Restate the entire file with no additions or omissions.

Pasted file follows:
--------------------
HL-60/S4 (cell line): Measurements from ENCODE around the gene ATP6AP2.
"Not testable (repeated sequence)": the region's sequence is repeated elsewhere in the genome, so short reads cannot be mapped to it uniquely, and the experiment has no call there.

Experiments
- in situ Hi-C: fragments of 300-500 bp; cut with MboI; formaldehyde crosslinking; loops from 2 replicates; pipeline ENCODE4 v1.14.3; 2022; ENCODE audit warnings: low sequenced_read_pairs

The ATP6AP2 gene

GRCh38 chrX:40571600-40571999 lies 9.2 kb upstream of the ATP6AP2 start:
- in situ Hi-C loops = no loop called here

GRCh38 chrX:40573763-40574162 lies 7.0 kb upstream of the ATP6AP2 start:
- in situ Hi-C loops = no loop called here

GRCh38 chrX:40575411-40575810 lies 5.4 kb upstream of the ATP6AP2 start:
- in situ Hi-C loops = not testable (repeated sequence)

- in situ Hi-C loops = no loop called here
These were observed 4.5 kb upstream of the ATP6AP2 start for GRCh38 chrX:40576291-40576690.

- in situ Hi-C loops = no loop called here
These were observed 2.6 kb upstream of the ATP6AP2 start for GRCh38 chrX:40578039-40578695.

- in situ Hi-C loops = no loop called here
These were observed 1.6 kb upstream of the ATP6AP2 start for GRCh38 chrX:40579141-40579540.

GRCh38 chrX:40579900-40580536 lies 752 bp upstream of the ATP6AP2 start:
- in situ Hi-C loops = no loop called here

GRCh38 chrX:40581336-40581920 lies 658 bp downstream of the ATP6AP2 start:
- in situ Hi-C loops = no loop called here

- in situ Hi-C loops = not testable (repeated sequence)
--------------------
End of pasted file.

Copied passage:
HL-60/S4 (cell line): Measurements from ENCODE around the gene ATP6AP2.
"Not testable (repeated sequence)": the region's sequence is repeated elsewhere in the genome, so short reads cannot be mapped to it uniquely, and the experiment has no call there.

Experiments
- in situ Hi-C: fragments of 300-500 bp; cut with MboI; formaldehyde crosslinking; loops from 2 replicates; pipeline ENCODE4 v1.14.3; 2022; ENCODE audit warnings: low sequenced_read_pairs

The ATP6AP2 gene

GRCh38 chrX:40571600-40571999 lies 9.2 kb upstream of the ATP6AP2 start:
- in situ Hi-C loops = no loop called here

GRCh38 chrX:40573763-40574162 lies 7.0 kb upstream of the ATP6AP2 start:
- in situ Hi-C loops = no loop called here

GRCh38 chrX:40575411-40575810 lies 5.4 kb upstream of the ATP6AP2 start:
- in situ Hi-C loops = not testable (repeated sequence)

- in situ Hi-C loops = no loop called here
These were observed 4.5 kb upstream of the ATP6AP2 start for GRCh38 chrX:40576291-40576690.

- in situ Hi-C loops = no loop called here
These were observed 2.6 kb upstream of the ATP6AP2 start for GRCh38 chrX:40578039-40578695.

- in situ Hi-C loops = no loop called here
These were observed 1.6 kb upstream of the ATP6AP2 start for GRCh38 chrX:40579141-40579540.

GRCh38 chrX:40579900-40580536 lies 752 bp upstream of the ATP6AP2 start:
- in situ Hi-C loops = no loop called here

GRCh38 chrX:40581336-40581920 lies 658 bp downstream of the ATP6AP2 start:
- in situ Hi-C loops = no loop called here

- in situ Hi-C loops = not testable (repeated sequence)